I have a few minutes, since Gary is napping. So I want to type out a few things that struck me while reading this book. I'm just a few pages from the end. Not trying to draw theological conclusions - this is not the Bible. Just things that struck me beyond the story.
It's going to be hard for me to figure out why I marked these pages, I'm afraid.
I marked a passage where Gandalf was relating to Frodo about Gollum (Smeagol) and how he was tracking him... 'But at the western edge of Mirkwood the trail turned away. It wandered off southwards and passed out of the Wood-elves' ken, and was lost. And then I made a great mistake. Yes, Frodo, and not the first; though I fear it may prove the worst. I let the matter be. I let him go; for I had much else to think of at that time, and I still trusted the lore of Saruman.'
I can so relate to this. Being on the verge of something great, conquering something, or completing something - and then getting lost, distracted and just letting the matter drop. I'm so easily distracted. And then when I think of it again, I tell myself it wasn't that big of a deal, or I can get back to it later.... An example of this is years ago I had a real burning desire to put together a prayer calendar or journal of sorts. I never found anything to my satisfaction on the market. I got it started, but the enormity of it, and the difficulty of it overwhelmed me. I do regret not following through. I may get back to it some day, but there are so many things pulling at me. I don't desire to do it to make money off of it - I need it to organize my prayer life. But right now I'm relying on praying as the Spirit leads me. Which is good, but unfortunately, I fill my life with distractions that it's so easy to squelch that tug.
a little dissertation on Pity, Mercy and judgement. A continuation of the discussion of Gollum. How Bilbo dealt with him...
'O Gandalf, best of friends, what am I to do? For now I am really afraid. What am I to do? What a pity that Bilbo did not stab that vile creature, when he had a chance!
Pity? It was Pity that stayed his hand. Pity, and Mercy: not to strike without need. And he has been well rewarded, Frodo. Be sure that he took so little hurt from the evil, and escaped in the end, because he began his ownership of the Ring so. With Pity.
I am sorry, said Frodo. But I am frightened; and I do not feel any pity for Gollum.
You have not seen him, Gandalf broke in.
No, and I don't want to, said Frodo. I can't understand you. Do you mean to say that you, and the Elves, have let him live on after all those horrible deeds? Now at any rate he is as bad as an Orc, and just an enemy. He deserves death.
Deserves it! I daresay he does. Many that live deserve death. And some that die deserve life. Can you give it to them? Then do not be too eager to deal out death in judgement. For even the very wise cannot see all ends. I have not much hope that Gollum can be cured before he dies, but there is a chance of it. And he is bound up with the fate of the Ring. My heart tells me that he has some part to play yet, for good or ill, before the end; and when that comes, the pity of Bilbo may rule the fate of many -- yours not least. In any case we did not kill him: he is very old and very wretched. The Wood-elves have him in prison, but they treat him with such kindness as they can find in their wise hearts."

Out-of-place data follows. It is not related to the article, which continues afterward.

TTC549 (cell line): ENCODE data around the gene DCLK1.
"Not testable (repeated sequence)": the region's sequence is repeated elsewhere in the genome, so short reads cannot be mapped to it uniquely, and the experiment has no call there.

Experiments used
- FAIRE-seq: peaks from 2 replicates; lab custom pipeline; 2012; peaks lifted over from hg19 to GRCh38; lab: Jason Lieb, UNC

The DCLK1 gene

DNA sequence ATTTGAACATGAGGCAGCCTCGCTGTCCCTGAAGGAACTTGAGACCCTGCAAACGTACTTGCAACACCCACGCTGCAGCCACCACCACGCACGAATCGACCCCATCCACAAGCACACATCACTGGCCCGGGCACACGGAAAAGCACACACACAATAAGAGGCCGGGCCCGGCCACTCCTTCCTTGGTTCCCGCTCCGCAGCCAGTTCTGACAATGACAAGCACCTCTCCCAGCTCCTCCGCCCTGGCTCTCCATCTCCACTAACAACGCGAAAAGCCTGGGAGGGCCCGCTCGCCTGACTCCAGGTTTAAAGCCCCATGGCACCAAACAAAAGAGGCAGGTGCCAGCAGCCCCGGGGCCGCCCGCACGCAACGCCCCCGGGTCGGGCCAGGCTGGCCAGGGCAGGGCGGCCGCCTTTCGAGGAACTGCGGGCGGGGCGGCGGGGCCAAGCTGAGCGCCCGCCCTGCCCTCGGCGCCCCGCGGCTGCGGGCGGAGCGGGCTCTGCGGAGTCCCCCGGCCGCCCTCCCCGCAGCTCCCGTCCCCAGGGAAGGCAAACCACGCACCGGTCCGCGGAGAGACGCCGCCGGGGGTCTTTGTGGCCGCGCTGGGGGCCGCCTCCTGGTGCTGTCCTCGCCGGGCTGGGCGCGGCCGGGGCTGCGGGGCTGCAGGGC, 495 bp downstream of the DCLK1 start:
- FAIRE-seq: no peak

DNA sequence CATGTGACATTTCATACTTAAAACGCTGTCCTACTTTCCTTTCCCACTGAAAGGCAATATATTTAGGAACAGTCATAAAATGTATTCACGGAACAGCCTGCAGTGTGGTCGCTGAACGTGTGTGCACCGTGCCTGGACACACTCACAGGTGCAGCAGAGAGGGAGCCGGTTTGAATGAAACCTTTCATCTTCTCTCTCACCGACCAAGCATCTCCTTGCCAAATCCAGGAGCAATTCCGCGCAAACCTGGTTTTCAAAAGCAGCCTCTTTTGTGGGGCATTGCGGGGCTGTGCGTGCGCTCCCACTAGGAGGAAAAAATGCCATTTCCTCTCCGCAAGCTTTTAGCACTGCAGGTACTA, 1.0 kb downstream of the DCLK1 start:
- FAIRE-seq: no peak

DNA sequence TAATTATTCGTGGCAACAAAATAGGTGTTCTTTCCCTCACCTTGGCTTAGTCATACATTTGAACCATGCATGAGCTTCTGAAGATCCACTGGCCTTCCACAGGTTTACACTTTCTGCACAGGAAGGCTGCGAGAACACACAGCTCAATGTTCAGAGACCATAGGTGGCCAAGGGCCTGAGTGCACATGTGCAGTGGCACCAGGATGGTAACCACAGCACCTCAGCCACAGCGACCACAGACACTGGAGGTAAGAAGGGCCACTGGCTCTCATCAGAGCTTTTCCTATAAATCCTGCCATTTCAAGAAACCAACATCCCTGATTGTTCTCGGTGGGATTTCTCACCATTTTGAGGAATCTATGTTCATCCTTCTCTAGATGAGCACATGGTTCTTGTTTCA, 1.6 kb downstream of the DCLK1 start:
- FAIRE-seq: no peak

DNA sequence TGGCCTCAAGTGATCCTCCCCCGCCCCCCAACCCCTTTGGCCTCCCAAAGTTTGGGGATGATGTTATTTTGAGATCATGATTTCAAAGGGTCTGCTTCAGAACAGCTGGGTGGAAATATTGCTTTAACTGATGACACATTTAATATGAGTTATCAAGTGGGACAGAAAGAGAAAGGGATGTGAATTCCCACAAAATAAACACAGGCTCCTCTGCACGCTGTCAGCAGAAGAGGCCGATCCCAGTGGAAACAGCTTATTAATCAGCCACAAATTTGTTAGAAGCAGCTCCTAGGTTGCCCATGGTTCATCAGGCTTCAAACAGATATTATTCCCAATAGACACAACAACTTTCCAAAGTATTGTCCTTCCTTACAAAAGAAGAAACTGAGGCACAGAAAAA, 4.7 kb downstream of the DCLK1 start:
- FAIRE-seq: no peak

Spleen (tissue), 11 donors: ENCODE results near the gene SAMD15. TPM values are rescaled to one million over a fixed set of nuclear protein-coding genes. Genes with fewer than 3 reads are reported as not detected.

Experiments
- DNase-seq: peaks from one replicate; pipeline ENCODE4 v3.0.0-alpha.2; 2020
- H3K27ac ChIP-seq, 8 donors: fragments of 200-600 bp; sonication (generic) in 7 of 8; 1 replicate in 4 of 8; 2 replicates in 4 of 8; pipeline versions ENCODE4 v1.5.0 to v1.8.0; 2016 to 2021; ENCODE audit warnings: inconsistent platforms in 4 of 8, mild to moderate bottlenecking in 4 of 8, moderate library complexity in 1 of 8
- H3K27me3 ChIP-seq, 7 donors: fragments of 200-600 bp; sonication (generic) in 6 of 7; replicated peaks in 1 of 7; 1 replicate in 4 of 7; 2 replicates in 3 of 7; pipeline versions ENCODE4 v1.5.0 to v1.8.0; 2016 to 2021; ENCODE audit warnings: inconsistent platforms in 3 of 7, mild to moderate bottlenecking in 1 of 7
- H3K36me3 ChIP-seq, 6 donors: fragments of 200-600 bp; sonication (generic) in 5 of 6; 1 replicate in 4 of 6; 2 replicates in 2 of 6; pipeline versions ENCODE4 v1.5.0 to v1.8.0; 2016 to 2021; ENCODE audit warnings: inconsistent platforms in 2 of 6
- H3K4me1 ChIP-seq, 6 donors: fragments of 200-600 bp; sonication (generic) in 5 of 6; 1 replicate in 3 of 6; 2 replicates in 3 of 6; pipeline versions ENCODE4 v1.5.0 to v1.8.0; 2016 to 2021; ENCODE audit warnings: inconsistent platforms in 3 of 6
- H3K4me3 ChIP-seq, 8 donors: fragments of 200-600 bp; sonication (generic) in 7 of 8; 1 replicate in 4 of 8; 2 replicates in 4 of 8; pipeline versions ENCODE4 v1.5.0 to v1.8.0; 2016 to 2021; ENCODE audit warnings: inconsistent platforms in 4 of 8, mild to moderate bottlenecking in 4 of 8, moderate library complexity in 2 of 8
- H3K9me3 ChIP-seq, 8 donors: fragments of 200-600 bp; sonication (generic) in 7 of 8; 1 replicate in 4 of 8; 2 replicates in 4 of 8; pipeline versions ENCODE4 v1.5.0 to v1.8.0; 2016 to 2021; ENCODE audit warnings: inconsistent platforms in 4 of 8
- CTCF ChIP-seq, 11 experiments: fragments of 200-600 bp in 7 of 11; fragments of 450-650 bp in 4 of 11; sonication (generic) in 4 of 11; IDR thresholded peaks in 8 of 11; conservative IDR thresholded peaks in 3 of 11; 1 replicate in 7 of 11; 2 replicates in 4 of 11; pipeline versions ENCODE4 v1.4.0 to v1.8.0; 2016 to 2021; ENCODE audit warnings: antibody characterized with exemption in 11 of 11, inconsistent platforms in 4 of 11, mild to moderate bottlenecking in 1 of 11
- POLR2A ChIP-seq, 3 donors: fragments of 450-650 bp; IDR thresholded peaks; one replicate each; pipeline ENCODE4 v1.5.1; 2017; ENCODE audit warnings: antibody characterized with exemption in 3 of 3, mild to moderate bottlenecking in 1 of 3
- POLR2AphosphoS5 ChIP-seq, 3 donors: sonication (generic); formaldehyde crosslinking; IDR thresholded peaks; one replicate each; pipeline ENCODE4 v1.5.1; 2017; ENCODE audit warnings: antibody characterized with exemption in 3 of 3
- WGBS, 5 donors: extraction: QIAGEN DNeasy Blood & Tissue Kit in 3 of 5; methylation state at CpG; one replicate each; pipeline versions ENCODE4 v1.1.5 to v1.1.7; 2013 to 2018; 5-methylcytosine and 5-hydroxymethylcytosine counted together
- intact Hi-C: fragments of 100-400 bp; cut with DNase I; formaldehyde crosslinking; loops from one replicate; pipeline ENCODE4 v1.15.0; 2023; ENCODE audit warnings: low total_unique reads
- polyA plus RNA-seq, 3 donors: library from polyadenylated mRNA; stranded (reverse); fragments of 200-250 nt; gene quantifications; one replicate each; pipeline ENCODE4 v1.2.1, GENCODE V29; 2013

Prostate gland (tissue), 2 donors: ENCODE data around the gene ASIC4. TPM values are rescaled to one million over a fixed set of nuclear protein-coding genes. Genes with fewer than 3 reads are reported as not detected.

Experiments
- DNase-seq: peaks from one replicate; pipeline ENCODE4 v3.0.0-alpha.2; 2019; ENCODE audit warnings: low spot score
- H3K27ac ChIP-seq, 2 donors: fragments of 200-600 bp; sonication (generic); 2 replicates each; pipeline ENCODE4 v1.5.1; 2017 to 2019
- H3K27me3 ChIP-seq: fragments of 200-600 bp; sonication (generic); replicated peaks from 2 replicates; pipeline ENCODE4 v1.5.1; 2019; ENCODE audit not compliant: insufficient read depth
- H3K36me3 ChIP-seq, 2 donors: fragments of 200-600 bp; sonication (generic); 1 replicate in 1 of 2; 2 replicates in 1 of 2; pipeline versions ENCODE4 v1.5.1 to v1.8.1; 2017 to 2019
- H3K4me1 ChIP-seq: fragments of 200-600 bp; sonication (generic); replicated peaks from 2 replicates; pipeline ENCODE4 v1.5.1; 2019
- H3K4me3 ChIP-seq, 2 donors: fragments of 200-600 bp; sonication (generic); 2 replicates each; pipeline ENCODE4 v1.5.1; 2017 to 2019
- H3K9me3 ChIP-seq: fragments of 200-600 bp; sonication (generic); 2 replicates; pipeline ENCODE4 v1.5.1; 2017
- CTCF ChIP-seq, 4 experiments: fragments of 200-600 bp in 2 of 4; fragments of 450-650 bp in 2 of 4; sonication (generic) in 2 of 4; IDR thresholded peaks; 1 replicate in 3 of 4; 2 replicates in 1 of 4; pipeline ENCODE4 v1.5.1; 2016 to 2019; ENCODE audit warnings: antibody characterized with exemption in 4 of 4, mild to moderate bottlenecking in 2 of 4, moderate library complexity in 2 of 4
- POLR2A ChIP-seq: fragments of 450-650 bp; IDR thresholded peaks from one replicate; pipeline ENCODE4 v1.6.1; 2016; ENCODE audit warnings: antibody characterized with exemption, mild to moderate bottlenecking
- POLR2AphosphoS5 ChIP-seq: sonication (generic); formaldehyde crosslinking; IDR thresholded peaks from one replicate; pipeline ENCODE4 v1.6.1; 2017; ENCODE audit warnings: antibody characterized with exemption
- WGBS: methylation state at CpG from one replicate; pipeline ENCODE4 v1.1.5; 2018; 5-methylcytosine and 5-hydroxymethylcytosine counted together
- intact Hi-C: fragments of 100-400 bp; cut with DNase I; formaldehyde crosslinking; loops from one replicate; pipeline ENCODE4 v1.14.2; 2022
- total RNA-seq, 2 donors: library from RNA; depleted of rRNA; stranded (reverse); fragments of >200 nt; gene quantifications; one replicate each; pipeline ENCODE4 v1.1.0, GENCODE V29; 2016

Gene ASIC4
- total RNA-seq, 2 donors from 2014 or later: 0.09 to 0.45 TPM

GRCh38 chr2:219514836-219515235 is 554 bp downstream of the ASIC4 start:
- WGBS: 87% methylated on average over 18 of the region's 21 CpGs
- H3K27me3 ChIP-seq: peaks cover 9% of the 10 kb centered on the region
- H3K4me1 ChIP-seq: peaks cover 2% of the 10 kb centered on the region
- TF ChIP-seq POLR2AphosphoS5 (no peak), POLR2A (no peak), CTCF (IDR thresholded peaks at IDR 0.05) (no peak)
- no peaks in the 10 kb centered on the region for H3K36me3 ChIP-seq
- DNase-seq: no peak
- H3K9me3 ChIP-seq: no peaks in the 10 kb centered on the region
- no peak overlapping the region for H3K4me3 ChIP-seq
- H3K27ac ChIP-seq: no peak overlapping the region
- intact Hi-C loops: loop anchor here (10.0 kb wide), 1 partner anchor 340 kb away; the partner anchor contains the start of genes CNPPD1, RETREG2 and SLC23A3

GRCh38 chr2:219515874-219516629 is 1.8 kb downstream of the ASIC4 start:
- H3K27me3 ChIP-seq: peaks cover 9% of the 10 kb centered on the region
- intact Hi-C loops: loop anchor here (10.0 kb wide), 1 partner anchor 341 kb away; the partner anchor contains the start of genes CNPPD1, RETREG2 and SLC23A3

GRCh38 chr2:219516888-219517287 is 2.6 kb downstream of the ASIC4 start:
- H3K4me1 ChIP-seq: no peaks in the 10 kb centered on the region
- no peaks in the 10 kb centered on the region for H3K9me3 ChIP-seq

This really speaks to me because I have a tendancy to be so judgemental. I need to dish out mercy instead of calling for prosecution! Off with their heads! I'm not the giver of life, therefore I shouldn't be the taker of it. I do not have the whole picture in mind. And if there is a sickness, there is always the Hope for cure. I won't touch the "some that die deserve life". Much too tender a subject for something as pithy as a journal.
Next: this is a much lighter subject. The hobbits are at the Inn in Bree, the Prancing Pony. Mr. Butterbur serves them a meal thusly described...
There was hot soup, cold meats, a blackberry tart, new loaves, slabs of butter, and half a ripe cheese: good plain food, as good as the Shire could show, and homelike enough to dispel the last of Sam's misgivings (already much relieved by the excellence of the beer).
So now you have discovered why I have made the attempt at the no-knead bread. I'm wanting to re-create a hobbit feast! Isn't the description compelling? After I perfect the bread, I will work on the tart and then host a feast! We are a very hobbit-like family. However, I did discover that Gary is a bit elvish in his lawyerly ways.... he does not answer a question directly, and elves refuse to give advice one way or another. I just find that equally confounding.
Next: the group of 9 are well into their travels and they are having a conversation with the elves of Lorien. We pick up in the middle of a conversation...
I cannot, said Merry. I have never seen them. I have never been out of my own land before. And if I had known what the world outside was like, I don't think I should have had the heart to leave it.
Not even to see fair Lothlorien? said Haldir. The world is full of peril, and in it there are many dark places; but still there is much that is fair, and though in all lands love is now mingled with grief, it grows perhaps the greater.
Again, I so relate to this. If we knew what was out there, we'd never leave our houses. But despite all the evil, think of the beauty we would miss. This is a terrific passage for missionaries, I'd think. Plus, like missionaries, the mission is a dangerous one, but the outcome is for the good.
Last: this is a bit more lighthearted. A reference to old wives tales...
Then I need say no more, said Celeborn. But do not despise the lore that has come down from distant years; for oft it may chance that old wives keep in memory word of things that once were needful for the wise to know.
I just liked that one. Now, to finish reading this book. Almost there!